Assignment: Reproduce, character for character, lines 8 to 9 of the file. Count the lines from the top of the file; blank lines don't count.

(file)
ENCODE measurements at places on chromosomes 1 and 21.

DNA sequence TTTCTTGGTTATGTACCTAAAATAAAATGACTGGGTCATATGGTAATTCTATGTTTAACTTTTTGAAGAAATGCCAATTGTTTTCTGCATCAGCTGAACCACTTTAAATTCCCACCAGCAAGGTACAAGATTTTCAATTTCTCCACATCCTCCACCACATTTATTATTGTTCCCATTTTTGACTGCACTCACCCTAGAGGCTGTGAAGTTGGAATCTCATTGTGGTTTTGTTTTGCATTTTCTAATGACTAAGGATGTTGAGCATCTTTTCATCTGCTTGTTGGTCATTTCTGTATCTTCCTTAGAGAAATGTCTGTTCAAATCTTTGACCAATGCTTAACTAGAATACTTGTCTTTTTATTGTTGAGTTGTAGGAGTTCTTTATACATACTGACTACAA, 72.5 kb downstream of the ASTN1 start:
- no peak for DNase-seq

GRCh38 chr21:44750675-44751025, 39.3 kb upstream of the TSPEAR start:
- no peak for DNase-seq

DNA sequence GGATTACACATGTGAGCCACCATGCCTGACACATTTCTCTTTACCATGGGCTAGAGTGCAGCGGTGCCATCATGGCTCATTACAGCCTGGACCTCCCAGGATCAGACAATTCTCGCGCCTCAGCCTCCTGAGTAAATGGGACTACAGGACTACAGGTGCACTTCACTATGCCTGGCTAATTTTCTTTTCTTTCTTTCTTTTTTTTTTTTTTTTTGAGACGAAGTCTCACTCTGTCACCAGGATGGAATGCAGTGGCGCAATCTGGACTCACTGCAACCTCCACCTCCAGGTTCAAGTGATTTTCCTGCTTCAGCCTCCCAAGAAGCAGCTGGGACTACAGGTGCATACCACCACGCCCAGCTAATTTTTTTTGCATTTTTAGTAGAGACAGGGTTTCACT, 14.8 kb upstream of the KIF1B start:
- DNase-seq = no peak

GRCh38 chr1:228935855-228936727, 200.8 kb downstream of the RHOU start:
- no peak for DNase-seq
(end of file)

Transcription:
GRCh38 chr1:228935855-228936727, 200.8 kb downstream of the RHOU start:
- no peak for DNase-seq